Gastroesophageal reflux disease (GERD) is the most common gastrointestinal disorder in the United States, affecting 25 - 40 million people, including infants and children. GERD occurs when the stomach’s acidic contents rise up into the esophagus, the tube that carries food from the mouth to the stomach. GERD typically causes heartburn (pain behind the sternum or in the abdomen and is often accompanied by a sour taste in the throat, belching, dysphagia (pain or difficulty with swallowing), and other serious problems. Almost everyone experiences acid reflux at some time, but a doctor’s visit is warranted if reflux occurs two to three times or more per week for a period of three months.
GERD is often caused by a malfunctioning lower esophageal sphincter (LES), a ringed muscle that acts as a valve between the esophagus and stomach. The stomach produces acids to digest food, and the LES normally keeps those acids out of the esophagus. GERD can have multiple contributing factors:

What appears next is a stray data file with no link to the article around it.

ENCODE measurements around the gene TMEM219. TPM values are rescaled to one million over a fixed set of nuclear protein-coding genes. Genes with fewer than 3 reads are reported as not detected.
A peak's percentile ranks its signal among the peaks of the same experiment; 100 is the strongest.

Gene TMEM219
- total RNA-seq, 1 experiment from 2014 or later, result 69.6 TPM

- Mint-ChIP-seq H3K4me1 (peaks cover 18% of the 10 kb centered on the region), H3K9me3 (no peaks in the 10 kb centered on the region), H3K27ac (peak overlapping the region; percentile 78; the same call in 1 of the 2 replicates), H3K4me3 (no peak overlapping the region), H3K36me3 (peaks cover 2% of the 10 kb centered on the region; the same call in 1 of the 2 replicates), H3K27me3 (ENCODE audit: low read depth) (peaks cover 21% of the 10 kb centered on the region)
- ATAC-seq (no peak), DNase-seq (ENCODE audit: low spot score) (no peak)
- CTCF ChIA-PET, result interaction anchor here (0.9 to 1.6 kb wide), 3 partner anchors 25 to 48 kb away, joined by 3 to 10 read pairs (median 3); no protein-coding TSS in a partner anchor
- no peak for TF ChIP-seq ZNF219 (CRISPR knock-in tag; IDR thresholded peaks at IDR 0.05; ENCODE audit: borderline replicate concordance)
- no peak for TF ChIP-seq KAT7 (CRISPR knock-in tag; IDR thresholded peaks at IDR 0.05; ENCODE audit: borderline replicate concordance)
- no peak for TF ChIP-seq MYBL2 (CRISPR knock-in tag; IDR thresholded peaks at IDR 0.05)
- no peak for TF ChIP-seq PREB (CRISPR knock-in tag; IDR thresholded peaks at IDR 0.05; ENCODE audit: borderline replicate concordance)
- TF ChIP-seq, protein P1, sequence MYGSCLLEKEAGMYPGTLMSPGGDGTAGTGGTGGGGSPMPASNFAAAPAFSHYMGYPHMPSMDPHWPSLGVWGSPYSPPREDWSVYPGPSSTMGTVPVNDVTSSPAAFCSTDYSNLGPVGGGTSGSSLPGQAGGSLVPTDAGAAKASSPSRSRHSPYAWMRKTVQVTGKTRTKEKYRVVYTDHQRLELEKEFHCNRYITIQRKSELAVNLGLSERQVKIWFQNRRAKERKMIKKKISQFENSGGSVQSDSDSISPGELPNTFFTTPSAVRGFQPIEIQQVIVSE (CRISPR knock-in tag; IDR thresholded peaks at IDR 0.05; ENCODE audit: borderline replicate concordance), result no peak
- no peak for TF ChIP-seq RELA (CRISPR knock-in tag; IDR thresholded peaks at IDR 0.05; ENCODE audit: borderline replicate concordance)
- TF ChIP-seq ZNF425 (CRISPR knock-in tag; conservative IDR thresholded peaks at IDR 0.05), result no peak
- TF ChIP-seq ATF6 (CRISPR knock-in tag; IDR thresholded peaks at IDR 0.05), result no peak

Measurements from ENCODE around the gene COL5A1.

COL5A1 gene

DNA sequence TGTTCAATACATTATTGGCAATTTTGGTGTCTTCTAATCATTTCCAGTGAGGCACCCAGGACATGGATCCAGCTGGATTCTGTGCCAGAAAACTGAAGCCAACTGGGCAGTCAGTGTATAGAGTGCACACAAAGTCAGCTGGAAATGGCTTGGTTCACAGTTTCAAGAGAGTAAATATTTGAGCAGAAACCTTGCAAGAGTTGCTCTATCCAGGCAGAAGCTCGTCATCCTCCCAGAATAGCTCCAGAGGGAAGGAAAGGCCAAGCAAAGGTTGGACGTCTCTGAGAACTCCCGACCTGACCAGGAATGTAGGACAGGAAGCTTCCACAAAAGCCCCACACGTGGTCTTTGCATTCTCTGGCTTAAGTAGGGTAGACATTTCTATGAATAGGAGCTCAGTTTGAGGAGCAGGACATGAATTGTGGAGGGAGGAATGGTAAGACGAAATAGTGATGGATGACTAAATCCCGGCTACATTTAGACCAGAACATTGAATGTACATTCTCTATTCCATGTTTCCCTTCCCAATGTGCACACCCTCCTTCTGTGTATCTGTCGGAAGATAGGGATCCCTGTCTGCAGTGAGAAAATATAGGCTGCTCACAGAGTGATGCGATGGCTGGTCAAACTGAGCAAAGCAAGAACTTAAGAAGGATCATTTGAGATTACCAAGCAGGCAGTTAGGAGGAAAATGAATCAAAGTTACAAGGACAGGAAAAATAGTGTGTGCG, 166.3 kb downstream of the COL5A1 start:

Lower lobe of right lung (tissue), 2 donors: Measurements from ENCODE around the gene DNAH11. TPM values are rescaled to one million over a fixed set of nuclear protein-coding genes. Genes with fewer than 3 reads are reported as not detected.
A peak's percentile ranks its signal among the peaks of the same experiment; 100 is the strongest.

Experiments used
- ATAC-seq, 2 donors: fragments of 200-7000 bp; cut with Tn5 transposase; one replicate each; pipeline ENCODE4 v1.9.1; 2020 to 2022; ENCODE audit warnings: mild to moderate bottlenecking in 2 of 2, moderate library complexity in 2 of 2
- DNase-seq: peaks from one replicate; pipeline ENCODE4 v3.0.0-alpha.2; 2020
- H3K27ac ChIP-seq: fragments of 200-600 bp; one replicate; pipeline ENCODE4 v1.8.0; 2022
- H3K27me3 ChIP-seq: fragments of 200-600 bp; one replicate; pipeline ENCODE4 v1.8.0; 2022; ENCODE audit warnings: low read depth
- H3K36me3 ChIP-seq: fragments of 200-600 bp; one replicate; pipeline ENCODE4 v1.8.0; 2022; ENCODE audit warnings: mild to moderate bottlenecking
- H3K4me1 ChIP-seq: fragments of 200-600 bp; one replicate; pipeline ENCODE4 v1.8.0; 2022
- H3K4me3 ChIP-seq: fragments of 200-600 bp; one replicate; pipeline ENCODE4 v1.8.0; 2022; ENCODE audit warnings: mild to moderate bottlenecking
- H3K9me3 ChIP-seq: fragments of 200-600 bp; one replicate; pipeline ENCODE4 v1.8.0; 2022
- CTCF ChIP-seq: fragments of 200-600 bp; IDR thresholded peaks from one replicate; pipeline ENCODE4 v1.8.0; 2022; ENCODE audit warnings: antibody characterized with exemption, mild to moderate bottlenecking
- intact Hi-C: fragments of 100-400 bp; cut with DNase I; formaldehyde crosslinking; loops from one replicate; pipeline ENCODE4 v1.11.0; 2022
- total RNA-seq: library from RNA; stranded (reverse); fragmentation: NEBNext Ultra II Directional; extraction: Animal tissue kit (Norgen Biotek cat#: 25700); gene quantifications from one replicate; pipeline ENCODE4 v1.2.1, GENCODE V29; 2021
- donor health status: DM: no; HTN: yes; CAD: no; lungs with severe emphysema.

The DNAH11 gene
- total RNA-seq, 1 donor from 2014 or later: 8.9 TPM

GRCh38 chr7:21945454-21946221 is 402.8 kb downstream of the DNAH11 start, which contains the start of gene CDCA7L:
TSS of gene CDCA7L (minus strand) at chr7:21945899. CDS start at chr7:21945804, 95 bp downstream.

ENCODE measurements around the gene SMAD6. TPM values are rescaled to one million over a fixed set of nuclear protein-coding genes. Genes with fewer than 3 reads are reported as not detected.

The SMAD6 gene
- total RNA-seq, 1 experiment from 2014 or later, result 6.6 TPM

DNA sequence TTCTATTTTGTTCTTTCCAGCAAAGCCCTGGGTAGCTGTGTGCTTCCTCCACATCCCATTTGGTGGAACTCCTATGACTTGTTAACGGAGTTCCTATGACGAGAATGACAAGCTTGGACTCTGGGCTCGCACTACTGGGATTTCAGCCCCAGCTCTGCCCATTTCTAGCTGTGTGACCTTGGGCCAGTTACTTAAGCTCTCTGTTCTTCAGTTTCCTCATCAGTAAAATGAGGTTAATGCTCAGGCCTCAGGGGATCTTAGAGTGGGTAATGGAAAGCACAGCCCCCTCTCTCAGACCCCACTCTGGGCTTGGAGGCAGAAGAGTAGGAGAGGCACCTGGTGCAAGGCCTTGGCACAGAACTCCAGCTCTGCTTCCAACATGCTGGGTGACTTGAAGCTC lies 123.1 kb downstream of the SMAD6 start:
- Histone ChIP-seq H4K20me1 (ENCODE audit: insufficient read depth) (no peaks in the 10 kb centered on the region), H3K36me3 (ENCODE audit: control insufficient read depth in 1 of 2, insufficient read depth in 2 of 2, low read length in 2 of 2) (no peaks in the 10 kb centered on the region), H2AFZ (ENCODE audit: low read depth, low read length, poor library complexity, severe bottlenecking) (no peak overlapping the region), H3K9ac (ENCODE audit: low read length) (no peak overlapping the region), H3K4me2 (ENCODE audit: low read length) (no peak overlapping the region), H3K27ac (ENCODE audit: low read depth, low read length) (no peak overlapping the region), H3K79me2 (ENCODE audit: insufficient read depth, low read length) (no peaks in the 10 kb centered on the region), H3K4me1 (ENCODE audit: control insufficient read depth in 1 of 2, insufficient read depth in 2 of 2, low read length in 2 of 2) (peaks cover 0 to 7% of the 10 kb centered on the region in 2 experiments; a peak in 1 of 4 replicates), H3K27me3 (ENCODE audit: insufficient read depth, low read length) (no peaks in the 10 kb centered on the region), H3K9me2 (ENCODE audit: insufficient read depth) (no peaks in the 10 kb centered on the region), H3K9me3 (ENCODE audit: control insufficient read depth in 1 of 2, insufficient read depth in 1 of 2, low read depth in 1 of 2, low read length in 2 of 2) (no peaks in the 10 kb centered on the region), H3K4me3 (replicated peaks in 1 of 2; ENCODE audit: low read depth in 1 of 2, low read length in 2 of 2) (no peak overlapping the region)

Other factors contributing to GERD’s onset include diet (spicy/fatty/citrus foods, caffeine and chocolate); lifestyle factors (eating large meals, eating close to bedtime, tobacco and alcohol intake); medications; and restrictive clothing.
When acid reaches the esophagus, heartburn is the predominant symptom, with accompanying bad breath. Patients also might experience regurgitation of food, difficulty or pain with swallowing, chest pain, coughing, throat-clearing, hoarseness, voice changes, nausea, and ear or sinus pain.
Chronic reflux can cause other health problems. Esophagitis – inflammation harmful to the esophagus’ sensitive mucosal lining – can develop and, over time, lead to esophageal ulcers or change the esophagus’ cell structure to that of the stomach and intestinal wall. This condition, called Barrett’s Esophagus, is associated with higher risk of esophageal adenocarcinoma (cancer), particularly in older adults.